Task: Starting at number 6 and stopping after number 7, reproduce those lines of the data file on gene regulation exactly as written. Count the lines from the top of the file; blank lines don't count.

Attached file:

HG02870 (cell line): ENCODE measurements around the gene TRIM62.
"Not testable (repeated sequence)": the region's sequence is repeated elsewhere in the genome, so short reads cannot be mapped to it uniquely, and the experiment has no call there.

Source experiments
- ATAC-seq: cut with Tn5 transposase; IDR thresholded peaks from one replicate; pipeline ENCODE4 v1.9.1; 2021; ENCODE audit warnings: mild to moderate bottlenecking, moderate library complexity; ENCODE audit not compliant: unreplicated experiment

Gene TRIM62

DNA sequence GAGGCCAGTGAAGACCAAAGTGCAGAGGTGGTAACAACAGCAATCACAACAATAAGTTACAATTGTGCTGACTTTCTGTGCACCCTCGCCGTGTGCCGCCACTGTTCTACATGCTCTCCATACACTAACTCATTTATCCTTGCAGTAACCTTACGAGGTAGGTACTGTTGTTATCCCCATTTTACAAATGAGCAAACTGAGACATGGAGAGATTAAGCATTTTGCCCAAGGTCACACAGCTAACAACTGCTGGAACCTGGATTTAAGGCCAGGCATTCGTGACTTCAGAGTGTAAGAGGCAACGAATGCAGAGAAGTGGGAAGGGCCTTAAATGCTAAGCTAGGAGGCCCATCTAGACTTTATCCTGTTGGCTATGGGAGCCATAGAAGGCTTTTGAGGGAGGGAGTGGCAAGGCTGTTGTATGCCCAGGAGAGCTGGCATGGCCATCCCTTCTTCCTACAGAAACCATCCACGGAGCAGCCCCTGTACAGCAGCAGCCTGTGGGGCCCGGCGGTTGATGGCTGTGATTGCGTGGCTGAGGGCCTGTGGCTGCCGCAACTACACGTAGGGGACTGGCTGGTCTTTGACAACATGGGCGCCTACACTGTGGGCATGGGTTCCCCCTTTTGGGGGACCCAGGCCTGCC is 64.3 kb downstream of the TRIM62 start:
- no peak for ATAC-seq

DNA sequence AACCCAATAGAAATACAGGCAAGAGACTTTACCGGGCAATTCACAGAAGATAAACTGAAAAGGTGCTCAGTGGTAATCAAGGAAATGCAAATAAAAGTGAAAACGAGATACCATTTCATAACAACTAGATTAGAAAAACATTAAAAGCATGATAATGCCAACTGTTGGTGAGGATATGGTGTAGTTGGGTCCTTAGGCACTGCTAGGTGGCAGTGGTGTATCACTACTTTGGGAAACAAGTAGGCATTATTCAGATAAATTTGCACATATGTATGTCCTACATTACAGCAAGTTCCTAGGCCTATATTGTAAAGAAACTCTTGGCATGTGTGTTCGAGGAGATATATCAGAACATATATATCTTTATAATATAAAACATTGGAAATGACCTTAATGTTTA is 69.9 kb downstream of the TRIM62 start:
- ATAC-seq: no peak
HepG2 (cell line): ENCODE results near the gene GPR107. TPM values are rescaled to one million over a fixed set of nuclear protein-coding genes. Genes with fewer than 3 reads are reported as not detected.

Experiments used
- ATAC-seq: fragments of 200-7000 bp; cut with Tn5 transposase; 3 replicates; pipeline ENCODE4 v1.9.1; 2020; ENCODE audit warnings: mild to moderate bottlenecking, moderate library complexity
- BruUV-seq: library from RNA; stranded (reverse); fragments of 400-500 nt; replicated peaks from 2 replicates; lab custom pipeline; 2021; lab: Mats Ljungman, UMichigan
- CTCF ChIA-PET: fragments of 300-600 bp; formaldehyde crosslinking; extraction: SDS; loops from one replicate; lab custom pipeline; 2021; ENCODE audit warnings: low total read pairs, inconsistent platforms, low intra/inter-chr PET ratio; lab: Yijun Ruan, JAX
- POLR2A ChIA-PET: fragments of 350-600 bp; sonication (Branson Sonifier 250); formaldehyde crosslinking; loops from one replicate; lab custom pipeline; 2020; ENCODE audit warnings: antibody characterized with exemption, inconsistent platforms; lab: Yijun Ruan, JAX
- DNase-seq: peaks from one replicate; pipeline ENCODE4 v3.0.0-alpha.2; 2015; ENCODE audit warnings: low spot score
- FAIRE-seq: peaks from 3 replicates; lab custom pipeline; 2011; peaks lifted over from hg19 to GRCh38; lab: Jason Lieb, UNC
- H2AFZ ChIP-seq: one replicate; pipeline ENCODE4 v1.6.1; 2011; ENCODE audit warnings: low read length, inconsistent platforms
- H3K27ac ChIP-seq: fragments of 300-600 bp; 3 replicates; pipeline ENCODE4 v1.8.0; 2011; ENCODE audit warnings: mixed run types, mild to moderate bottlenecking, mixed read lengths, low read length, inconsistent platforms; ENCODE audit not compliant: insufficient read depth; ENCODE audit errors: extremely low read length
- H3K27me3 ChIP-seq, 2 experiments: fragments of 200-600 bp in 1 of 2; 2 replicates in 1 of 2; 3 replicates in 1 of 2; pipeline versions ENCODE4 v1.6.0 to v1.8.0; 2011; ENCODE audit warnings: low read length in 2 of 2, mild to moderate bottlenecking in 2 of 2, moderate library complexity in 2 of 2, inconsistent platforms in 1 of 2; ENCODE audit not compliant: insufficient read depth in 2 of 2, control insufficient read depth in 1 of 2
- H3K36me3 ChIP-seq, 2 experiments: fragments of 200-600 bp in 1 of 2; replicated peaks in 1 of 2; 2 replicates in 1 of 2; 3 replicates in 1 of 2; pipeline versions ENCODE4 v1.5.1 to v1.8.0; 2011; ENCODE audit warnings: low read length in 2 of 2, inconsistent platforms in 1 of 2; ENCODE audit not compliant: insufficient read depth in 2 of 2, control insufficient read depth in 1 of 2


DNA sequence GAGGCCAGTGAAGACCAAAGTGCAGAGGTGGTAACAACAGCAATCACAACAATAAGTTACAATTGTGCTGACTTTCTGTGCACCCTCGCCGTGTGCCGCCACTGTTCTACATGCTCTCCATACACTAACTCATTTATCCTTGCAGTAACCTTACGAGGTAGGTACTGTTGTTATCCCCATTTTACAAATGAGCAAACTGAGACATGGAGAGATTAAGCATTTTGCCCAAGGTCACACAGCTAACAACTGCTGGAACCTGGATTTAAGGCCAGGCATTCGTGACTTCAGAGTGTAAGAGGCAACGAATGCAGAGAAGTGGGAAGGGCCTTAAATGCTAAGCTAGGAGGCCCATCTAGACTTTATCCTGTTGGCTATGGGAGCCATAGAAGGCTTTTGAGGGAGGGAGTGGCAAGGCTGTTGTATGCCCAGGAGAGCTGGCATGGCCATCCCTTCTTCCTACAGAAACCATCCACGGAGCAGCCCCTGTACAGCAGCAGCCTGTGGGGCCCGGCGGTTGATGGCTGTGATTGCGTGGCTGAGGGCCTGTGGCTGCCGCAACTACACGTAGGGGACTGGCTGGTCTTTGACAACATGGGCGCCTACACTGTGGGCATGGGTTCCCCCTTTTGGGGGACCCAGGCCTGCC is 64.3 kb downstream of the TRIM62 start:
- no peak for ATAC-seq